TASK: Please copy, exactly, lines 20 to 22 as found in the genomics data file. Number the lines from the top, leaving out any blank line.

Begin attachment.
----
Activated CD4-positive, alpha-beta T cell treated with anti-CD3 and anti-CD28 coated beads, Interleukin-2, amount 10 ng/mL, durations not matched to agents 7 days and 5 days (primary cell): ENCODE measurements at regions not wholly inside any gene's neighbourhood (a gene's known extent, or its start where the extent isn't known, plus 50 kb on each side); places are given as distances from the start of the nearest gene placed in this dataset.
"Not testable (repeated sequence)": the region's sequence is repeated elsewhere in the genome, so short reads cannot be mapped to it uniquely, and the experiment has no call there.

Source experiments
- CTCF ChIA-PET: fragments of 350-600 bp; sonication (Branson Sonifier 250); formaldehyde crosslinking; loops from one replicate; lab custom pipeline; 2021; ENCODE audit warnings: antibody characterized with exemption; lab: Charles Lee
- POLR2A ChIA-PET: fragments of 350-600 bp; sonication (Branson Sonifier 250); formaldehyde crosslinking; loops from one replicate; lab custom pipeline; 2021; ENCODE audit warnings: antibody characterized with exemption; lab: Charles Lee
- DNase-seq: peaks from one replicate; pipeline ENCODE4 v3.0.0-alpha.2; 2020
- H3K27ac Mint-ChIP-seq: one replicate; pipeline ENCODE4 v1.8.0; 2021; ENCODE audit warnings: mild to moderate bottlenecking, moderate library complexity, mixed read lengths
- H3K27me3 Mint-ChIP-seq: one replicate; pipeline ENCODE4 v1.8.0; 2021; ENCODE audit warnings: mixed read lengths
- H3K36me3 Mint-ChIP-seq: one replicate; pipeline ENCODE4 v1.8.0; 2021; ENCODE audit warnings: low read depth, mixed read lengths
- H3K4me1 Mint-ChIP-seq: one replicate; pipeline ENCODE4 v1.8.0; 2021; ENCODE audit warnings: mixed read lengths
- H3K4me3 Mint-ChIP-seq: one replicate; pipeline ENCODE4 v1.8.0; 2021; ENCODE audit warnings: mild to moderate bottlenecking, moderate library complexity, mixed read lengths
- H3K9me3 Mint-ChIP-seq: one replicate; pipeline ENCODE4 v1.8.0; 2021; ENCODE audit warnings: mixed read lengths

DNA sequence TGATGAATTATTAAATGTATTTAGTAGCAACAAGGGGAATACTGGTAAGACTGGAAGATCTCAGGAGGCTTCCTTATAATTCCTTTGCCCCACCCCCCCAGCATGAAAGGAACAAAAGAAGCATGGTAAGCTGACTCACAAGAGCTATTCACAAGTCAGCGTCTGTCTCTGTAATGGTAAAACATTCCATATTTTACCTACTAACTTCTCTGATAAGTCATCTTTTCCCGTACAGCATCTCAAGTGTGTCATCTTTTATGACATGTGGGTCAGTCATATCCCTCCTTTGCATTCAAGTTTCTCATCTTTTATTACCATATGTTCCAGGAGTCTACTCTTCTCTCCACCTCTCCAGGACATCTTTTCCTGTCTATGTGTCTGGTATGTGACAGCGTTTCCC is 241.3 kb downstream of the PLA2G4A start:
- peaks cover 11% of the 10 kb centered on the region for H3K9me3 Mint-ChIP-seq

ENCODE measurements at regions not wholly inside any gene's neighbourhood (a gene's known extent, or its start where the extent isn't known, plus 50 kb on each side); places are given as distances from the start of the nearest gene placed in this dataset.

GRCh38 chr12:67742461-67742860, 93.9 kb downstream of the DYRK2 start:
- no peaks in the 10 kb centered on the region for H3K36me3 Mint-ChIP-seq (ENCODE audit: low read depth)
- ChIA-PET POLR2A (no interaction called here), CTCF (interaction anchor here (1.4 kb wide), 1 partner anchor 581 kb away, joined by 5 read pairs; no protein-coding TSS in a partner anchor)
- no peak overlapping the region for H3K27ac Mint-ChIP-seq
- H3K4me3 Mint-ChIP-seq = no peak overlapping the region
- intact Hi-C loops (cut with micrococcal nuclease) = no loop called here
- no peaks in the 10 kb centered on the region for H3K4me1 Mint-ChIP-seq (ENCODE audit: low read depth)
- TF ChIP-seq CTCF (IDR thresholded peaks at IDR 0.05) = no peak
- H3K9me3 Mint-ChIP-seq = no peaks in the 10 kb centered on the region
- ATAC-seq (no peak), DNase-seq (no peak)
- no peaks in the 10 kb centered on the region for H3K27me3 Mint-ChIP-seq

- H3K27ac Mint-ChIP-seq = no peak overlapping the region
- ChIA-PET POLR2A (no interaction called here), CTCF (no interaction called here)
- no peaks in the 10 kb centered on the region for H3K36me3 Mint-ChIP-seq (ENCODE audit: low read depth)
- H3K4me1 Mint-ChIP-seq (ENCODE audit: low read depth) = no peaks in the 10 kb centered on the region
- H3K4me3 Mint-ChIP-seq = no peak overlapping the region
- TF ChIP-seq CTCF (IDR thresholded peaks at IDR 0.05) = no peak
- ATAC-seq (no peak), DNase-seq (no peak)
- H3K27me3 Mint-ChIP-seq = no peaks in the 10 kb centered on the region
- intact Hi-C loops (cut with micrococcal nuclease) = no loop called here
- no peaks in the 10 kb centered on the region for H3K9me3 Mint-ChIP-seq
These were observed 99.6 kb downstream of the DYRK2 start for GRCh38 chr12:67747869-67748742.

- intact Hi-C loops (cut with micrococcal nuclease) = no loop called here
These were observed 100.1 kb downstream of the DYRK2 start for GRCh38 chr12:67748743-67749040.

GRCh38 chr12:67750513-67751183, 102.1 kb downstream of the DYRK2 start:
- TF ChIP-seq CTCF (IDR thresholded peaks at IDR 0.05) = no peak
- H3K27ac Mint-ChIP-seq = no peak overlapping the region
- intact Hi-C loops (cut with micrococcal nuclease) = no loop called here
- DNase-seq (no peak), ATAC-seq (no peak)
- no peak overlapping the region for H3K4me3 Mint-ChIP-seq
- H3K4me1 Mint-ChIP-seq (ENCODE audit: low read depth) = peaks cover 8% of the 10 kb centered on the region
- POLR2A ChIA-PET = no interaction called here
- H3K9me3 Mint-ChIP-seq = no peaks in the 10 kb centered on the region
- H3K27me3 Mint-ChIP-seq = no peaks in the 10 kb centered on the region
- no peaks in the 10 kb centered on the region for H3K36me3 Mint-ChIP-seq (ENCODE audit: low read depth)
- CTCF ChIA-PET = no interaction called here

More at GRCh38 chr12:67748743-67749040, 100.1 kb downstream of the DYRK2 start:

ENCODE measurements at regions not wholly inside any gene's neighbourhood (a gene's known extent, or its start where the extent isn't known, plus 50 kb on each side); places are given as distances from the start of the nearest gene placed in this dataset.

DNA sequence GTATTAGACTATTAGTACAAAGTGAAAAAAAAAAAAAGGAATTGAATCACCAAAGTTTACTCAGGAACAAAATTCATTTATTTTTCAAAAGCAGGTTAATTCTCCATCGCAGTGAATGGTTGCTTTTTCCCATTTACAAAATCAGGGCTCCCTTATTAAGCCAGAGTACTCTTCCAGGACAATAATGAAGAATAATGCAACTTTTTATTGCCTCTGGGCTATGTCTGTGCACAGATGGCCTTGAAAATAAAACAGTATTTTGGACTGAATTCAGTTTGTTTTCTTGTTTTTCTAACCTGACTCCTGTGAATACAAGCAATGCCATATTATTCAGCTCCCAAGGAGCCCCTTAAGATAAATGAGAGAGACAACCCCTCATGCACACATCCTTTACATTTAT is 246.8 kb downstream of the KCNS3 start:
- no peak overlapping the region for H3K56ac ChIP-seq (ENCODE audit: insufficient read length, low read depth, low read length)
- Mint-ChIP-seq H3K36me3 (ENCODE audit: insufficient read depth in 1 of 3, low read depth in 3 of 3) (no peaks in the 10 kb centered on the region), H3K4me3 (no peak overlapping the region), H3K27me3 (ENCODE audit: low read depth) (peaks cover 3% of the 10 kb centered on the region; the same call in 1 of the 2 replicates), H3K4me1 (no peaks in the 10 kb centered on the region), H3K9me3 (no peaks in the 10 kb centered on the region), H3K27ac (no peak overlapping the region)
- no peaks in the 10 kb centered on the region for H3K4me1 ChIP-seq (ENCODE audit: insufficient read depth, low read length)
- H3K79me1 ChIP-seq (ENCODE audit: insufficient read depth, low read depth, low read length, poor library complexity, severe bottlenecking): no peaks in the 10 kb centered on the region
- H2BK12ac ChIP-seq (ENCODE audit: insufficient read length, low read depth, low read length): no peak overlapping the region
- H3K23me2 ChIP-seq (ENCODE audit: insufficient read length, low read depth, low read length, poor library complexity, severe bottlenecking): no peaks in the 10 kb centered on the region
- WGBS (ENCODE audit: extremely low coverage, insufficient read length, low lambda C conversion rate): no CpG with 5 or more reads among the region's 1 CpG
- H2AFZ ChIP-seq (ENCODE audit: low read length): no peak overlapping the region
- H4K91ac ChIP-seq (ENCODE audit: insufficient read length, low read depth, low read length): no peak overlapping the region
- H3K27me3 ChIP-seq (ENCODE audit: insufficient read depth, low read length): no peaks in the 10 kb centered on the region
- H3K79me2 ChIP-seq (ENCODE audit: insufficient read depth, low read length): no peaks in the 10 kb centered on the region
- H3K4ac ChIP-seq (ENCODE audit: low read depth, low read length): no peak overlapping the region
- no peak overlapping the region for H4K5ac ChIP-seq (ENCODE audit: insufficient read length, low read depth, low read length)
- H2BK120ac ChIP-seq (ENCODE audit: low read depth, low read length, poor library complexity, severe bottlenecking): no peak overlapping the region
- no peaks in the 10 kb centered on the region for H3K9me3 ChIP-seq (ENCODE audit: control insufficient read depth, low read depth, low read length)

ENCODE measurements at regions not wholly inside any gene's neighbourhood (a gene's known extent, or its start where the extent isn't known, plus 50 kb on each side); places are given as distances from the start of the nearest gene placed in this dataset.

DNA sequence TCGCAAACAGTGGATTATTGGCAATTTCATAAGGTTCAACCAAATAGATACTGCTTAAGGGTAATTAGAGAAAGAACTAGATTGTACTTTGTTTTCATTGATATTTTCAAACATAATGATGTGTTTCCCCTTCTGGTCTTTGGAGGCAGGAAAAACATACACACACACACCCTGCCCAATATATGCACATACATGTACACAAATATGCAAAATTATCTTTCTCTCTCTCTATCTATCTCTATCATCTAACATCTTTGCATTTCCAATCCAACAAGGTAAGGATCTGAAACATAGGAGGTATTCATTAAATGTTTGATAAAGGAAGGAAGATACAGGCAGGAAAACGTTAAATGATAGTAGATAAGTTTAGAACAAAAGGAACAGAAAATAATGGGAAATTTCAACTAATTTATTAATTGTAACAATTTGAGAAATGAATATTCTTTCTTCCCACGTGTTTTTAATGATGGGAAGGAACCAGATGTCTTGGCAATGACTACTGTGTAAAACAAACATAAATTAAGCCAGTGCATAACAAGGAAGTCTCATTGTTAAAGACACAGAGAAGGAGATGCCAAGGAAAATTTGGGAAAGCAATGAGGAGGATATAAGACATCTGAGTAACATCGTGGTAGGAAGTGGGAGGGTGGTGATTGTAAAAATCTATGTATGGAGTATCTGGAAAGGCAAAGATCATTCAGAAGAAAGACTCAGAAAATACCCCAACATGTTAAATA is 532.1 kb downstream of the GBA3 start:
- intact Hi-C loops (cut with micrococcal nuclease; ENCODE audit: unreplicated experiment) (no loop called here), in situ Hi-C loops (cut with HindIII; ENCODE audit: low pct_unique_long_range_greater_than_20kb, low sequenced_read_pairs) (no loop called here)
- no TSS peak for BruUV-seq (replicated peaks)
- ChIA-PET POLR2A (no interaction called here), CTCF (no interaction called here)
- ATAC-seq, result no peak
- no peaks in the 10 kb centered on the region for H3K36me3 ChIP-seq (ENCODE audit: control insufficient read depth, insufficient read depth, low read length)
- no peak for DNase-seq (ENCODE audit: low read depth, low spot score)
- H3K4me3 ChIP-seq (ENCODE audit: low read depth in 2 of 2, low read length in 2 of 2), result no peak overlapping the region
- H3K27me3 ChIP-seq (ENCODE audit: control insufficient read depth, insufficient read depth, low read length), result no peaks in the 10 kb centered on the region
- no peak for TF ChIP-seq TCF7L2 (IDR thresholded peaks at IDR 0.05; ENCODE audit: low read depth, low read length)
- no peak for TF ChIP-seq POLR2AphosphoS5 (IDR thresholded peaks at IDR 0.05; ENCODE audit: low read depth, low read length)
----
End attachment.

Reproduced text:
- H3K4me3 Mint-ChIP-seq = no peak overlapping the region
- intact Hi-C loops (cut with micrococcal nuclease) = no loop called here
- no peaks in the 10 kb centered on the region for H3K4me1 Mint-ChIP-seq (ENCODE audit: low read depth)